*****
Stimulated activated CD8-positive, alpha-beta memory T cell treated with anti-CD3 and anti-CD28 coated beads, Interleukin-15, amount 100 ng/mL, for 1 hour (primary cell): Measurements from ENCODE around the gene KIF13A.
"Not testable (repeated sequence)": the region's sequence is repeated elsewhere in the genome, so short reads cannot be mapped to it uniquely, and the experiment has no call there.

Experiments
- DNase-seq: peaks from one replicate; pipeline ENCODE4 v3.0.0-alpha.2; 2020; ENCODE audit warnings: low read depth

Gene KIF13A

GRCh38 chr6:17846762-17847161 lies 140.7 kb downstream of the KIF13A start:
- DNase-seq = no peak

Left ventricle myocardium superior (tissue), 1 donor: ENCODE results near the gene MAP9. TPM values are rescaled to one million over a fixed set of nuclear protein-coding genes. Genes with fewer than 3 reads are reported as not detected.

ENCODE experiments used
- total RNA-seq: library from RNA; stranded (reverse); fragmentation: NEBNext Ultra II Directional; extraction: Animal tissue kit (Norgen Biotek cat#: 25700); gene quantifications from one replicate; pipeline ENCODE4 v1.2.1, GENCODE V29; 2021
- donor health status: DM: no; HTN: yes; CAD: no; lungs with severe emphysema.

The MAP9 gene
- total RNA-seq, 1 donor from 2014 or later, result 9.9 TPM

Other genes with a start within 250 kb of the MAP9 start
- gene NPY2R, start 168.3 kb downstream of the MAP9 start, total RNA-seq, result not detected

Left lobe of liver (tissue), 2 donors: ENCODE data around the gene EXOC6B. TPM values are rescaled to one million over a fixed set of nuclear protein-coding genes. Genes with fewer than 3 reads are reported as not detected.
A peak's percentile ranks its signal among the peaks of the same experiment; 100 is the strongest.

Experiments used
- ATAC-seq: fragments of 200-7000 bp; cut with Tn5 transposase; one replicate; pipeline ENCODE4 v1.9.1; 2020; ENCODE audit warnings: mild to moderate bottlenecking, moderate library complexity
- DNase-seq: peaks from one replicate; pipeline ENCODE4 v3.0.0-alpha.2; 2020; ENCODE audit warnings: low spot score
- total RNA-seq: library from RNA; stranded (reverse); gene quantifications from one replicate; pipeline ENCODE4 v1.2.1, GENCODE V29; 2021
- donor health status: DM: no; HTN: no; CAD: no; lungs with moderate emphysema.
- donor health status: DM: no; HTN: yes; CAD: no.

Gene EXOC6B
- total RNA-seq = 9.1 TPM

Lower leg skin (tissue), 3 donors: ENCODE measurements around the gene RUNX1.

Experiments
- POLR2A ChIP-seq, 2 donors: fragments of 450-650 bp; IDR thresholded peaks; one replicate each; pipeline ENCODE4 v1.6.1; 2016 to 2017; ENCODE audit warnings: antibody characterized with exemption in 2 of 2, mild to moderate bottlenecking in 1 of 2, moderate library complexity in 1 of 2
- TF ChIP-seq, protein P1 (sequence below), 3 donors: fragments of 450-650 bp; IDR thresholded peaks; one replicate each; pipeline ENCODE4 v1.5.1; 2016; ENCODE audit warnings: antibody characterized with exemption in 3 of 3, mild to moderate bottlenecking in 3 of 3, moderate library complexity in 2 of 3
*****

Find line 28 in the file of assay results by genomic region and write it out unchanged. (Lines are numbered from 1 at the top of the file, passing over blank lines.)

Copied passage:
- POLR2A ChIP-seq, 2 donors: fragments of 450-650 bp; IDR thresholded peaks; one replicate each; pipeline ENCODE4 v1.6.1; 2016 to 2017; ENCODE audit warnings: antibody characterized with exemption in 2 of 2, mild to moderate bottlenecking in 1 of 2, moderate library complexity in 1 of 2